Sorry It's a Mess, We Just Moved In!: Curated by Roya Sachs

29 September - 13 November 2021

LAMB Gallery is pleased to present, SORRY IT’S A MESS, WE JUST MOVED IN!, a group exhibition that explores notions of transience, impermanence and identity in everyday objects.

Curated by Roya Sachs, the show includes works by: assume vivid astro focus, Oliver Beer, Koos Buster, Patricia Camet, Christo & Jeanne-Claude, Martin Creed, Fischli & Weiss, Isa Genzken, Clara Hastrup, Mona Hatoum, Michael Landy, Fernando Otero, Laurence Owen, Rolf Sachs, Camila Sposati, Haim Steinbach, Erwin Wurm, and Studio Zimoun.

SORRY IT’S A MESS, WE JUST MOVED IN! brings to question the way in which we relate to objects, be they disposable commodities, forms of function, or treasured memories. The works play with the senses, be it through their materiality, tantalizing or familiar presence, or their purposeful representation. What objects do we consider to be disposable or valuable, irrelevant or irreplaceable? The sculpture-heavy, raw presentation unveils objects outside of their usual context. A bemusing presence pulls the viewer into a surrounding that feels entirely temporary, as though someone has just moved in.

As you enter the space, a state of tension is found with a series of objects that feel entirely fragile, as though suspended in both time and space. Isa Genzken’s (b.1948, Germany) iconic plaster replica bust, Nefertiti (2019) confronts the onlooker at eye level, her work often interrogating the impact of our increasingly commodified and interconnected culture on our everyday lives. In juxtaposition to the Ancient Egyptian queen - whose image evokes an ideal of beauty, is the surrounding wall work of ceramicist Patricia Camet (b.1972, Peru). Camet’s pieces are made from residues of cheap and fragile plastic industry packaging, which are then cast through plaster moulds and recycled into ceramic sculptures. Historical resonance and contemporary commodities come into direct contact with one another.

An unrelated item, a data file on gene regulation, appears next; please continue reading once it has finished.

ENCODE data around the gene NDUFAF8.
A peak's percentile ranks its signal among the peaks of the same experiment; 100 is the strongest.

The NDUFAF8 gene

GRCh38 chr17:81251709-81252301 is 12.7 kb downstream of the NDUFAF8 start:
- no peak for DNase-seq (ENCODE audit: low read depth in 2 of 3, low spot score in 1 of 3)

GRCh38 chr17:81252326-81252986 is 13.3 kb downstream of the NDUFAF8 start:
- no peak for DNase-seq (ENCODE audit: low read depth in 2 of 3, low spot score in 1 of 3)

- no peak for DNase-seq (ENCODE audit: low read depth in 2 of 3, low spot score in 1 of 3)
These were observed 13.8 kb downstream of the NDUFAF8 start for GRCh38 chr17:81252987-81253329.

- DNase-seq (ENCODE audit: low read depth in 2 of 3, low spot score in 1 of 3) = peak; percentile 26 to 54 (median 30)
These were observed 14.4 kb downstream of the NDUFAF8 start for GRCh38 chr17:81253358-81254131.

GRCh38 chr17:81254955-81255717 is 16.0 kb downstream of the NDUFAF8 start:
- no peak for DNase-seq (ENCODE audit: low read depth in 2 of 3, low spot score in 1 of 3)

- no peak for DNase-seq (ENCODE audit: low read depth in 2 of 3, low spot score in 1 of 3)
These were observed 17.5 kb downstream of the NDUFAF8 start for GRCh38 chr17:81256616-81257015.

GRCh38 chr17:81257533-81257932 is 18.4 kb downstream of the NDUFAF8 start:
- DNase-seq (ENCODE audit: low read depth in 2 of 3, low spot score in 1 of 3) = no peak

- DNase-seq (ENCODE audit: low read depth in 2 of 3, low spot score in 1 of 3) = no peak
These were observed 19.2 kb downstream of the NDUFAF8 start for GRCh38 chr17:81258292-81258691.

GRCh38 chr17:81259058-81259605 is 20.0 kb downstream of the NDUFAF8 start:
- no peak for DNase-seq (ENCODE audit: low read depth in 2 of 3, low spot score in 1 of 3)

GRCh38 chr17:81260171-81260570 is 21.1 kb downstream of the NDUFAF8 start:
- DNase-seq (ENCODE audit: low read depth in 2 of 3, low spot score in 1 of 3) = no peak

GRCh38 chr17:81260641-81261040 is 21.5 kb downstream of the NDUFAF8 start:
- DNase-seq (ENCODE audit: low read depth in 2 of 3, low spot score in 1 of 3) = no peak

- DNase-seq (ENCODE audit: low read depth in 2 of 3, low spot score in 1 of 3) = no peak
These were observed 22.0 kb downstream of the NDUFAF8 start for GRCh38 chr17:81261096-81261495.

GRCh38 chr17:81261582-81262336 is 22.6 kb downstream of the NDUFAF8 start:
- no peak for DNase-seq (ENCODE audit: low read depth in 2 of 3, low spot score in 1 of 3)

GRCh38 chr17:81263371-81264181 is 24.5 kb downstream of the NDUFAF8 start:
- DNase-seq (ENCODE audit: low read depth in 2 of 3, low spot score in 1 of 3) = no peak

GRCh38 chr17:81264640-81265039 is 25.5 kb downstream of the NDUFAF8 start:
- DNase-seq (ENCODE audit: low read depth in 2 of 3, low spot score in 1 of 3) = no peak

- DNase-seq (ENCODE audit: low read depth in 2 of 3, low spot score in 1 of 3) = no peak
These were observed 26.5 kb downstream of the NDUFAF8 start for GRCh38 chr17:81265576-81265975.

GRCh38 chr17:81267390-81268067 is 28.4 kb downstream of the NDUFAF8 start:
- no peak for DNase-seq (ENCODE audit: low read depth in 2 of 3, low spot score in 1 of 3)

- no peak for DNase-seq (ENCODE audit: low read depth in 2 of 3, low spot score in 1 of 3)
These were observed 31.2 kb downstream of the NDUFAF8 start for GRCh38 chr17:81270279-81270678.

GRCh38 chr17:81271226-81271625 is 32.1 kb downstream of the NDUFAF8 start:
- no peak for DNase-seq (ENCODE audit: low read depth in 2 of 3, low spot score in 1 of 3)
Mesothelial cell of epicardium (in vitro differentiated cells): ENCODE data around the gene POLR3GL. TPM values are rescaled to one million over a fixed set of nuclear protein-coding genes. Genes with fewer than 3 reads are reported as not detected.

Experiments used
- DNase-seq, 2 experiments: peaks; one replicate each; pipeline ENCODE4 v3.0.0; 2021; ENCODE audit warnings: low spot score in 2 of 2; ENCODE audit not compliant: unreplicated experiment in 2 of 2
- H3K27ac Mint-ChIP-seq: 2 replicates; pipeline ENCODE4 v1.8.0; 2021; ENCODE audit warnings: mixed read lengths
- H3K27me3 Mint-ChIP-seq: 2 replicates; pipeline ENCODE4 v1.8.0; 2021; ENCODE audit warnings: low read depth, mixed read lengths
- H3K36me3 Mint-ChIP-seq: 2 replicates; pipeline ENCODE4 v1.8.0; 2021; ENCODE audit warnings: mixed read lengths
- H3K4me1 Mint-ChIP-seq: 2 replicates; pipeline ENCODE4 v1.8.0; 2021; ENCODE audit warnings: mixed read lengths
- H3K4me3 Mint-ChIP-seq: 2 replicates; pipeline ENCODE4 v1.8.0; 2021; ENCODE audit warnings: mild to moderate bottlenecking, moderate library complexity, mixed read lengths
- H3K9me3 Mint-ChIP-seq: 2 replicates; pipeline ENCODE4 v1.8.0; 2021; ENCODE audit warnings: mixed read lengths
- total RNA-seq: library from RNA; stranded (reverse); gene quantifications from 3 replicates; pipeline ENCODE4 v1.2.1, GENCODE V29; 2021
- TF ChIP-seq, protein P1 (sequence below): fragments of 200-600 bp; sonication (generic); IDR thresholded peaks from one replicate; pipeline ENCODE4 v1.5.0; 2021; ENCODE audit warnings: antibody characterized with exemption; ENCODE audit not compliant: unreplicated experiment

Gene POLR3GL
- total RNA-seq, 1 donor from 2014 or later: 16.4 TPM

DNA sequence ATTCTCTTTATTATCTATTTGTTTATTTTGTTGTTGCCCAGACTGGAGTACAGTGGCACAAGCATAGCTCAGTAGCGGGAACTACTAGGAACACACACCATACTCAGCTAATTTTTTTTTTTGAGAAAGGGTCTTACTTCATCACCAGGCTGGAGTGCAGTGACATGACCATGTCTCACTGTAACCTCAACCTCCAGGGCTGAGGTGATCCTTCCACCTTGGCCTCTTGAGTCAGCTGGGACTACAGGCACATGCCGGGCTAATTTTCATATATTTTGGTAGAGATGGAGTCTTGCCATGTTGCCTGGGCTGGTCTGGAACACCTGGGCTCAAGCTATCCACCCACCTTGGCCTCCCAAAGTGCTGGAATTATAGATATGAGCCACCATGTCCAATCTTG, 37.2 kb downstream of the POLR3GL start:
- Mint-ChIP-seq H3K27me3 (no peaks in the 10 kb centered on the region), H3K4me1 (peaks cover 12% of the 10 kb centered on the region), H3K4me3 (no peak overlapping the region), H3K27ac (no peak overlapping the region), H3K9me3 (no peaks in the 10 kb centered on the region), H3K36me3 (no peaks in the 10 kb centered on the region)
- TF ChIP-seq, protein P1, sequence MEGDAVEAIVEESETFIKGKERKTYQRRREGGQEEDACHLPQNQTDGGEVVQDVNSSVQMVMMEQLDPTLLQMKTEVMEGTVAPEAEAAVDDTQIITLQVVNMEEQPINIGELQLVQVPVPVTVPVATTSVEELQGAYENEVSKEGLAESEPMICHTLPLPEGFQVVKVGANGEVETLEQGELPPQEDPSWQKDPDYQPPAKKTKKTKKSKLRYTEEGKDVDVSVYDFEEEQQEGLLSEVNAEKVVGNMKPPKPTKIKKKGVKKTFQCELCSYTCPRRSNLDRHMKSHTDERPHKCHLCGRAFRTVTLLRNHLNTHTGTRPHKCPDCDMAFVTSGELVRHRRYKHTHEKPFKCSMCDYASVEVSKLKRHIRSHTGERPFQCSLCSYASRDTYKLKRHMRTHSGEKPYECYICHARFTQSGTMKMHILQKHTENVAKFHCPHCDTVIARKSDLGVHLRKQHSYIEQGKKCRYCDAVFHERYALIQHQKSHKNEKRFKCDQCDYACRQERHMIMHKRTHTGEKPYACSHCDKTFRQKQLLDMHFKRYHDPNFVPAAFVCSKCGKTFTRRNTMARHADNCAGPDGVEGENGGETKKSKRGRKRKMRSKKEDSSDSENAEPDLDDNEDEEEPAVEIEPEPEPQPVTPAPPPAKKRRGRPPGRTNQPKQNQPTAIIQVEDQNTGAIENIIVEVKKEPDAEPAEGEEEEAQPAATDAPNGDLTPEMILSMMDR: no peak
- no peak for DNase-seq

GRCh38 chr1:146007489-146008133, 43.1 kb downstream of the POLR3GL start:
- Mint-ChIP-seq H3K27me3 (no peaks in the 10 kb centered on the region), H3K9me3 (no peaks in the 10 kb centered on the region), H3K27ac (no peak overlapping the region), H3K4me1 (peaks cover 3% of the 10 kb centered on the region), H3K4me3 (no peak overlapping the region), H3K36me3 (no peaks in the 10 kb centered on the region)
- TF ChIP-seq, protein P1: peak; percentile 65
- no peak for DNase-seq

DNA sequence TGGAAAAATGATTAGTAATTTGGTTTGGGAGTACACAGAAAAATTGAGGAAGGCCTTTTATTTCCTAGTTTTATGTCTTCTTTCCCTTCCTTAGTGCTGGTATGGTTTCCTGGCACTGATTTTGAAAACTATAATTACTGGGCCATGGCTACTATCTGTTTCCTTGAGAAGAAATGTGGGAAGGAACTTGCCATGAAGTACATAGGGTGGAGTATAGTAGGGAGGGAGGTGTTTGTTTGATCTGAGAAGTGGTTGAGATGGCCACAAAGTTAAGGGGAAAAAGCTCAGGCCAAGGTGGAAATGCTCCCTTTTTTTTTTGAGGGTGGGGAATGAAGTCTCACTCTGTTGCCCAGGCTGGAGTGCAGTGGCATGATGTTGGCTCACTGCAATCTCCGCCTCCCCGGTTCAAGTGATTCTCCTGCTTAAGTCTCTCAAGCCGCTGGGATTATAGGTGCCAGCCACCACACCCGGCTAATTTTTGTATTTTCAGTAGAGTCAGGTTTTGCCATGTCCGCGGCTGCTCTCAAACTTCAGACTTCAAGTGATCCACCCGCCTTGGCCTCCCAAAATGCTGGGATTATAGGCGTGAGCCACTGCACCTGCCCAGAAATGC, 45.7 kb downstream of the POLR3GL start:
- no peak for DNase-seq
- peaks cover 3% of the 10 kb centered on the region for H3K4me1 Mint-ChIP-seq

As one navigates into the central area of the gallery, the multi-leveled installation celebrates ordinary objects and everyday situations. Form and function are intertwined with humour and experimentation. Martin Creed’s (b.1968, United Kingdom) rotating patinated bronze Peanut Butter on Toast (2018) and wood sample square comically brings weight to the otherwise commonplace. Alongside it, Haim Steinbach’s (b.1944, Israel)Untitled (Pantone 872) (2016) plays with found and existing objects. He doesn’t manipulate them, but rather lets them live and breathe in their own right - an ode to Duchamp’s readymade. A series of crate-installed pieces on the central wall of the gallery act as a sort of cabinet of curiousity - a collection of nostalgic treasures and manipulated materials.

In the transitioning back area of the gallery, an intimate series of works present ideals of impermanence and deterioration. Michael Landy (b.1963, United Kingdom) is known for his monumental performances that heavily critique the nature of consumerism, and in this case, presents two watercolours of belongings tossed away on the street during the pandemic. Directly opposite, Laurence Owen’s (b.1984, United Kingdom) intricate yet structural sculpture is an assemblage of collected street detritus and studio paraphernalia. In this area, a clustered environment of household familiarities create a tactile interaction. In the back corner of the gallery, an uncanny lens and language of the absurd is found in the work of Clara Hastrup (b.1990, Denmark). The Perishable Sculptures are set on a blue homogenous backdrop with highly saturated lighting, taking a familiar, sanitized and mass manufactured quality, directly contrasting with its slowly decaying, physical counterpart. The playful narrative points to an endless cycle of consumption and most poignantly, to the illusions that are formed under a pristinely crafted veneer.

SORRY IT’S A MESS, WE JUST MOVED IN! unravels these themes of temporality, of detachment and attachment of our present-day selves. In a time when technology has shrunk our physical identity and oversaturated our digital persona, are we becoming less and less attached to the physical objects that surround us, or do they have more meaning than ever before?

 

We'd invite you in, but it's a mess!